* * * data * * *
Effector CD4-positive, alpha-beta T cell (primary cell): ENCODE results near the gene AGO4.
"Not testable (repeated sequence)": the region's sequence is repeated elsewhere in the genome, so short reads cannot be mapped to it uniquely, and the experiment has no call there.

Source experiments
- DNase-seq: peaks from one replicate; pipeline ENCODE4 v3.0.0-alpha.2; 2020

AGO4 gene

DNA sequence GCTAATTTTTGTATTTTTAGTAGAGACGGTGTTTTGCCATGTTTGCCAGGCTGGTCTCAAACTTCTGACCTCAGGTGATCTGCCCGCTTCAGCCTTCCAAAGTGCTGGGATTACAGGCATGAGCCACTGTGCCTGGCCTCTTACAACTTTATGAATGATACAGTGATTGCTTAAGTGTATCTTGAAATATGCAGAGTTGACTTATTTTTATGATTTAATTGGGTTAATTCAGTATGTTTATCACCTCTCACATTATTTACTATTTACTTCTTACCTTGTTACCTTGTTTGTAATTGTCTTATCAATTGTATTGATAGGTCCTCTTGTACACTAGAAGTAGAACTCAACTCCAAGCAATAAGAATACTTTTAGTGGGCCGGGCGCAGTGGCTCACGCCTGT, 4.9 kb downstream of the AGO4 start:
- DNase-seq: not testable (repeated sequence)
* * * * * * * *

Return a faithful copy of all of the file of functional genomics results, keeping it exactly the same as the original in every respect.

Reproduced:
Effector CD4-positive, alpha-beta T cell (primary cell): ENCODE results near the gene AGO4.
"Not testable (repeated sequence)": the region's sequence is repeated elsewhere in the genome, so short reads cannot be mapped to it uniquely, and the experiment has no call there.

Source experiments
- DNase-seq: peaks from one replicate; pipeline ENCODE4 v3.0.0-alpha.2; 2020

AGO4 gene

DNA sequence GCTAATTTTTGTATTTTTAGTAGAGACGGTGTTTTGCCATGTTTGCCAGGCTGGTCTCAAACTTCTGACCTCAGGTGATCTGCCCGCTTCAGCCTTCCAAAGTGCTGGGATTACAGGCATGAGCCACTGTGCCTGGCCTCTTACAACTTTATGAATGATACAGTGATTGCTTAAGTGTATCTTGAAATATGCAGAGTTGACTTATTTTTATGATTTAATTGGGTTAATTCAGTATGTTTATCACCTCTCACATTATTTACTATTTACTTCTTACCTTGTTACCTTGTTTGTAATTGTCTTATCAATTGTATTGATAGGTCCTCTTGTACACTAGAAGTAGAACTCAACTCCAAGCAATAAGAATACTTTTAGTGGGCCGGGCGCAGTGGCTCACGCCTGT, 4.9 kb downstream of the AGO4 start:
- DNase-seq: not testable (repeated sequence)